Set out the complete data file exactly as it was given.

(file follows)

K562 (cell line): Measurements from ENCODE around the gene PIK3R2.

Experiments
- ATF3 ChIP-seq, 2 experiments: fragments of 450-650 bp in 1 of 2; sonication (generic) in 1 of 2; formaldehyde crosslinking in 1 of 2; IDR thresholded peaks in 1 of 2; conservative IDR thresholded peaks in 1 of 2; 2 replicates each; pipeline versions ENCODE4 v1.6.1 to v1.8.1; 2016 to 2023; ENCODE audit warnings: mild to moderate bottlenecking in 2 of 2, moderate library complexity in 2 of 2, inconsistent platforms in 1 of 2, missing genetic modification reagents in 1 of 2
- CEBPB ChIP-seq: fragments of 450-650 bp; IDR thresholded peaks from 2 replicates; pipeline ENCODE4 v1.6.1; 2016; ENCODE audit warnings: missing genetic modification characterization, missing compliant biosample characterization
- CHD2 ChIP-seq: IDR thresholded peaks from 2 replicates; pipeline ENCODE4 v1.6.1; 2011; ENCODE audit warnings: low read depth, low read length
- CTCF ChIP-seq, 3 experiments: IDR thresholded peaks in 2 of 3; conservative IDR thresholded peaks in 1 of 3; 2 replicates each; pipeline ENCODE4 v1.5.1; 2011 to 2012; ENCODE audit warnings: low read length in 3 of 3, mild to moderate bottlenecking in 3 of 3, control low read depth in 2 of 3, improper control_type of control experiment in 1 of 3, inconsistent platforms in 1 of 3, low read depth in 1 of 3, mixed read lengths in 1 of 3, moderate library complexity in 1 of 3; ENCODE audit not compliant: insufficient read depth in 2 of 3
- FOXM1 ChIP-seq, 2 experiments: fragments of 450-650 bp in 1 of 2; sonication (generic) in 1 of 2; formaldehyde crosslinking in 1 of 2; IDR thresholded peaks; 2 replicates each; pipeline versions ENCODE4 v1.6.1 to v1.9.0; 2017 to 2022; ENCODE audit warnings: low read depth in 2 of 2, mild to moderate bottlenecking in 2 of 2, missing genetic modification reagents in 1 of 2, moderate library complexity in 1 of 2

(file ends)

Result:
K562 (cell line): Measurements from ENCODE around the gene PIK3R2.

Experiments
- ATF3 ChIP-seq, 2 experiments: fragments of 450-650 bp in 1 of 2; sonication (generic) in 1 of 2; formaldehyde crosslinking in 1 of 2; IDR thresholded peaks in 1 of 2; conservative IDR thresholded peaks in 1 of 2; 2 replicates each; pipeline versions ENCODE4 v1.6.1 to v1.8.1; 2016 to 2023; ENCODE audit warnings: mild to moderate bottlenecking in 2 of 2, moderate library complexity in 2 of 2, inconsistent platforms in 1 of 2, missing genetic modification reagents in 1 of 2
- CEBPB ChIP-seq: fragments of 450-650 bp; IDR thresholded peaks from 2 replicates; pipeline ENCODE4 v1.6.1; 2016; ENCODE audit warnings: missing genetic modification characterization, missing compliant biosample characterization
- CHD2 ChIP-seq: IDR thresholded peaks from 2 replicates; pipeline ENCODE4 v1.6.1; 2011; ENCODE audit warnings: low read depth, low read length
- CTCF ChIP-seq, 3 experiments: IDR thresholded peaks in 2 of 3; conservative IDR thresholded peaks in 1 of 3; 2 replicates each; pipeline ENCODE4 v1.5.1; 2011 to 2012; ENCODE audit warnings: low read length in 3 of 3, mild to moderate bottlenecking in 3 of 3, control low read depth in 2 of 3, improper control_type of control experiment in 1 of 3, inconsistent platforms in 1 of 3, low read depth in 1 of 3, mixed read lengths in 1 of 3, moderate library complexity in 1 of 3; ENCODE audit not compliant: insufficient read depth in 2 of 3
- FOXM1 ChIP-seq, 2 experiments: fragments of 450-650 bp in 1 of 2; sonication (generic) in 1 of 2; formaldehyde crosslinking in 1 of 2; IDR thresholded peaks; 2 replicates each; pipeline versions ENCODE4 v1.6.1 to v1.9.0; 2017 to 2022; ENCODE audit warnings: low read depth in 2 of 2, mild to moderate bottlenecking in 2 of 2, missing genetic modification reagents in 1 of 2, moderate library complexity in 1 of 2